The first thing you see walking in is a shelf with countless jars of pickles. Decent pickles are easy enough to come by here in Madison and there would be even better pickins to come. So we moved on to the next shelf and found the Cracovia bacon and pork loaf. I bought a couple cans of the stuff when I was at Andy's in the spring. One went to Jason while the other clogged my arteries. It's like Spam but bacony and much, much better. The pressed and formed loaf of meat is canned in lard. Jason ate his one night when his wife and kid left him to fend for himself. He sliced the loaf and fried it up. As you can imagine, it defies all known laws of physics and secretes more grease than the entire volume of the can. He made it into an open-faced sandwich with lots of mustard and raw onion. His wife came home as he was eating it and was thoroughly appalled at the sight of grease and mustard covering his face. While it's certainly not something you wanna eat 3 squares a day, it's concentrated bacon goodness it addictive. And so we cleared the shelf of every last can.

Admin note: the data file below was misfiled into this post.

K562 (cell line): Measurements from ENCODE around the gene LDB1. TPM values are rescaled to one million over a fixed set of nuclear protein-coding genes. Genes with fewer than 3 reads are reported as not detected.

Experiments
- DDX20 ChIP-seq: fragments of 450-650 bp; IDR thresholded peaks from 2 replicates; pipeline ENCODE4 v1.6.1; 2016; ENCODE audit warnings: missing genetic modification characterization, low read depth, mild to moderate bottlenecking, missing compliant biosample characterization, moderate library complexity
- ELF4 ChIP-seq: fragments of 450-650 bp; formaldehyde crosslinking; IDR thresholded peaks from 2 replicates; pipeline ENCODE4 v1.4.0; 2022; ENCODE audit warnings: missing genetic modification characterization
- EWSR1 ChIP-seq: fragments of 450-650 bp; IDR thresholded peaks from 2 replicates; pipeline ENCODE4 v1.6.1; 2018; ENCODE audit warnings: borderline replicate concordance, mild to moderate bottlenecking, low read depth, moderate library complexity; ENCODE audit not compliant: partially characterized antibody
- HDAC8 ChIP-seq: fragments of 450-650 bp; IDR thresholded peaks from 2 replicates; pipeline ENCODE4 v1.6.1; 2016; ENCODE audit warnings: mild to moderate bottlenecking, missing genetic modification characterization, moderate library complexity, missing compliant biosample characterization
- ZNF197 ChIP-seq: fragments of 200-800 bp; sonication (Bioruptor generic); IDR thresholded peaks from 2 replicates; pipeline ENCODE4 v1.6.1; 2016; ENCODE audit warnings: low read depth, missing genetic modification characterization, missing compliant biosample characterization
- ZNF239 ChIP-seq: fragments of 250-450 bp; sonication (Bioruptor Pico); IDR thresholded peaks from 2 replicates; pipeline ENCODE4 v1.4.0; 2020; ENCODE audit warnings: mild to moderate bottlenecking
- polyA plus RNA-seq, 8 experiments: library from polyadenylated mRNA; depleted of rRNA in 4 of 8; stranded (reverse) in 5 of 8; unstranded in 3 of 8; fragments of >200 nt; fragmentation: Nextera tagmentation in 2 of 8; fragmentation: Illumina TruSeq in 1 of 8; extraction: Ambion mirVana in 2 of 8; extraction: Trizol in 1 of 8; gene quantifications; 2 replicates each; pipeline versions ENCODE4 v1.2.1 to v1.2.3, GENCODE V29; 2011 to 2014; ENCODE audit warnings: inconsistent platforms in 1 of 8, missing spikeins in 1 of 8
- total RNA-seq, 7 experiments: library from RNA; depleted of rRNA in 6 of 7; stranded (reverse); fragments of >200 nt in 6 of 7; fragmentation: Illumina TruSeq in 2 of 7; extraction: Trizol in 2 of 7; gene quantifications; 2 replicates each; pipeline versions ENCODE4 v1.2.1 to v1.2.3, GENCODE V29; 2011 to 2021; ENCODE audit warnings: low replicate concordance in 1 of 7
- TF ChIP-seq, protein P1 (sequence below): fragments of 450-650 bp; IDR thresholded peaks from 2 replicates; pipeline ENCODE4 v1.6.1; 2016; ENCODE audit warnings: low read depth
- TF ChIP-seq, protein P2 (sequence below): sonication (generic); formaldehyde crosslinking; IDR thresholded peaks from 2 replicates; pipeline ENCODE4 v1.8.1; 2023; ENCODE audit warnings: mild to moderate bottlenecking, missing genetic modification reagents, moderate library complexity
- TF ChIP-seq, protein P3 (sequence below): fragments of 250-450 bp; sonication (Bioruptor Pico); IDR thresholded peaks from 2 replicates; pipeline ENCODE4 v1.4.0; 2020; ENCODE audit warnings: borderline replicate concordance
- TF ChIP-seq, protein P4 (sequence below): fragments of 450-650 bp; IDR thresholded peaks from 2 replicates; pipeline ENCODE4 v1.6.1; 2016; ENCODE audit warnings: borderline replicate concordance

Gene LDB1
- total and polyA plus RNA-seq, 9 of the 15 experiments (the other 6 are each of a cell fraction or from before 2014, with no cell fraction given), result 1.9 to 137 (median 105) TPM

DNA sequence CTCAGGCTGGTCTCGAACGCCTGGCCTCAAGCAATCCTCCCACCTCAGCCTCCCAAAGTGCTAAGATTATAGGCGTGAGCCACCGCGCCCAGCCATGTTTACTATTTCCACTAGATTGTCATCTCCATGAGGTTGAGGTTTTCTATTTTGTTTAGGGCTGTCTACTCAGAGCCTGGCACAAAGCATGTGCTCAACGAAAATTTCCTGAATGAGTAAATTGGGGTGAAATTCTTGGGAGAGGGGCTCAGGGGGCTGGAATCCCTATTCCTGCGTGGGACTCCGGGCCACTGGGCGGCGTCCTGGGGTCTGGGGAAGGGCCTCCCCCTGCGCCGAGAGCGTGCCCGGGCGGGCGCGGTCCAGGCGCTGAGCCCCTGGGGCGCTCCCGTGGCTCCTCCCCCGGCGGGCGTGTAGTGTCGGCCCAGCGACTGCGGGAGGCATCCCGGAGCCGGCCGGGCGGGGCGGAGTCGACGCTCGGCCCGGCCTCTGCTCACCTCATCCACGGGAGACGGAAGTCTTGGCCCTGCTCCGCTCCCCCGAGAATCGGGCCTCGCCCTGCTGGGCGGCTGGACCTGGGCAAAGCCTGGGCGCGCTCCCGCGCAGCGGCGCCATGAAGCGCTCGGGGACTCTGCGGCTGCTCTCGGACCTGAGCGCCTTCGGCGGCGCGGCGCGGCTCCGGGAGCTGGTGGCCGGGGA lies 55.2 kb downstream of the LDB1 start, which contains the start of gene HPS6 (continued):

Wandering to the other side of the shelving unit we came to the beer.
There were oodles of Polish beers as well as Slovakian and Czech brands. No Miller nor, more importantly, Bud was to be found. I grabbed several bottles while Jason twice as many. As we stood there looking, a kindly gentleman asked if we needed any recommendations. While I cannot remember which brand he recommended, I do recall grabbing a bottle of it. We were now at one end of the store and this end had a couple magazine racks against the wall so we checked them out. There was the usual coterie of celebrity gossip rags and the Polish equivalent of Good Housekeeping. But they also carred the Polish version of Playboy. As I was about to reach for an issue, a blonde pushed her cart over by us which held her daughter. The woman looked like a lot of the mommies that I see there - thin, tight jeans, and lots of make-up.